But his strong points are in evidence as well, and some of these are particularly notable for the period in which he wrote. For one thing both here and elsewhere in his work Burroughs is not a sexist writer; several of his female characters are strong, proactive personalities, and his Martian women can be fighters just as much as the males. He's also not racist or at least not nearly as racist as many of his contemporaries, if at all. Here, we encounter a couple more of the Martian races, a white and a black one. The white race is not a collectively noble and benign apex of virtuous civilization; and the black race isn't depicted as inferior in its moral and intellectual attainments to any of the other Martian races.
Xodar, one of the black leaders, is definitely a strong sympathetic character. The implications of this, in , are fairly obvious, and to Burroughs' credit.
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Burroughs explains the origins of the Martian races in Darwinian terms; this isn't, in the context of his times, when belief in theistic evolution was more common among both Christians and non-Christians than it is now, necessarily to be regarded as an attack on Christianity. Burroughs' own attitude to origins was probably at least compatible with that of his geologist character in the Pellucidar series, Abner Perry, who's both a Darwinist and described as a devout Christian. Some readers might read the basic theme of this book, however, as more directly anti-Christian since Carter discovers the pagan religion of Mars to be a sham, manipulated by a clerisy of charlatan priests and a bogus goddess for personal power and profit.
But that reading, IMO, would be equally misguided; Burroughs' message doesn't come across to me as being blanket anti-religion or anti-theistic propaganda in general, nor anti-Christian in particular. The Martian cult as he depicts it has no recognizable similarities to Christianity, unless one assumes that any and all "religions" are essentially similar and vile just because they're religions --sort of a "Mother Teresa, Aztec human sacrifice, whatever, same thing" fallacy.
There's really nothing to suggest that this is an assumption Burroughs makes, however, much less argues for.
To the extent that he consciously intends to send a message for this-world application, I think he's simply warning and validly so! Those are actually points the Biblical writers would have been comfortable with --and sometimes make as well. Dec 19, Jim rated it liked it Shelves: 3series , 2fiction , fantasy , sword-sorcery , 1paper. This is only half of the 2d book in the Barsoom series. Yes, I know the next one is called book 3, but he cliff hanger that this book leaves us on should be a shooting offense.
If not, you will almost certainly die of massive frustration.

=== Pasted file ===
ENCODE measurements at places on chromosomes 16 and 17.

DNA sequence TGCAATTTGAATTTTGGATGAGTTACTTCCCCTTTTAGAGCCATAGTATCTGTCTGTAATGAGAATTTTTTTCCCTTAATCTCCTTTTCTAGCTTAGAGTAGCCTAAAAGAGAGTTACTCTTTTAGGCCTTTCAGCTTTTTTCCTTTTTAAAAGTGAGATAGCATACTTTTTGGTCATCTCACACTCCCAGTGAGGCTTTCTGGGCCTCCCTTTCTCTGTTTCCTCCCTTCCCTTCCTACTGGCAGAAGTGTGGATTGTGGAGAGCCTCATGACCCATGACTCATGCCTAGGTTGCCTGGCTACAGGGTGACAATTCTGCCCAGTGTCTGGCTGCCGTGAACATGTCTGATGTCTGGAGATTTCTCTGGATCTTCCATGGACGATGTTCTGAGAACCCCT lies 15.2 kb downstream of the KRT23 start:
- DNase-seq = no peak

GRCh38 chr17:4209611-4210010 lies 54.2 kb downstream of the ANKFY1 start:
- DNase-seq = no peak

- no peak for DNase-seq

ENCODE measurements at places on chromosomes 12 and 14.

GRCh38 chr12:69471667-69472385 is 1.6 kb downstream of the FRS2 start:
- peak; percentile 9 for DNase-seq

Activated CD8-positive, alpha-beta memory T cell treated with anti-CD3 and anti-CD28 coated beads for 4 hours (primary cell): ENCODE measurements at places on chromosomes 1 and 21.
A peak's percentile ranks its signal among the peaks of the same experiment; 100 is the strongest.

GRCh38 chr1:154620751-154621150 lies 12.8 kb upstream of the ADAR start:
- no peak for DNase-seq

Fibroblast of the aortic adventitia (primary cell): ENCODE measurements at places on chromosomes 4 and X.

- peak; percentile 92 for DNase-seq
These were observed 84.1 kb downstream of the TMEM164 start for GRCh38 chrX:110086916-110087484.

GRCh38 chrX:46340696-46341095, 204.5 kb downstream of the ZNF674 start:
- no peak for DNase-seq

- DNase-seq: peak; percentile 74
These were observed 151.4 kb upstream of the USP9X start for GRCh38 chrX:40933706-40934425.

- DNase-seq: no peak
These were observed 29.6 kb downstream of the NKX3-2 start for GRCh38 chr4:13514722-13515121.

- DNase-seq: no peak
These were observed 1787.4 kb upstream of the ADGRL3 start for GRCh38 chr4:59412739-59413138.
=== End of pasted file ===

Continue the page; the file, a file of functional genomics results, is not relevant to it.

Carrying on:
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You really should read A Prin This is only half of the 2d book in the Barsoom series. You really should read A Princess of Mars first. This one picks up from the cliffhanger that ended the first book of the series. John Carter returns to Mars after being on Earth for 10 years. Eager to be reunited with his Martian princess assuming she still lives and moreover hasn't moved on romantically , he unexpectedly finds himself transported to the Martian version of the Garden of Eden And there Carter immediately faces the proverbial "trouble in paradise.
The ride is a lot of fun. Some of the action sequences epitomize the pulp genre; suspenseful, imaginative, and described with a flair for the dramatic "my seething blade wove a net of death around me". The same could be said for the book as a whole.
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Just when things are looking up for our hero John Carter, there's a twist and all seems lost. And just when all seems lost, by chance things begin to look up. It's not unpredictable, but it's fast-paced pulp-ish fun. I really enjoy Burroughs's world-building, with fleets of flying battleships floating above the alien Martian landscape "under the glorious rays of the two moons we sped noiselessly across the dead sea," and, "Below us lay a typical Martian landscape.
Rolling ochre sea bottom of long dead seas In a few sentences Burroughs can paint an alien vista that's a feast for the imagination. Admittedly his prose is wordy, but then like other pulp authors he was being paid by the word. There may not be a lot of deep literary value here Burroughs himself admitted as much but the influence of the Barsoom series can't be disregarded.
Barsoom inspired young readers like Bradbury, Clarke, and Heinlein, all to later become science fiction luminaries. Barsoom even has the dubious distinction of being one of the first sci-fi stories with its own alien language i. And although the hallmarks of Barsoom -- like other pulp series -- may be action sequences and two-dimensional characters, it doesn't lack for social commentary.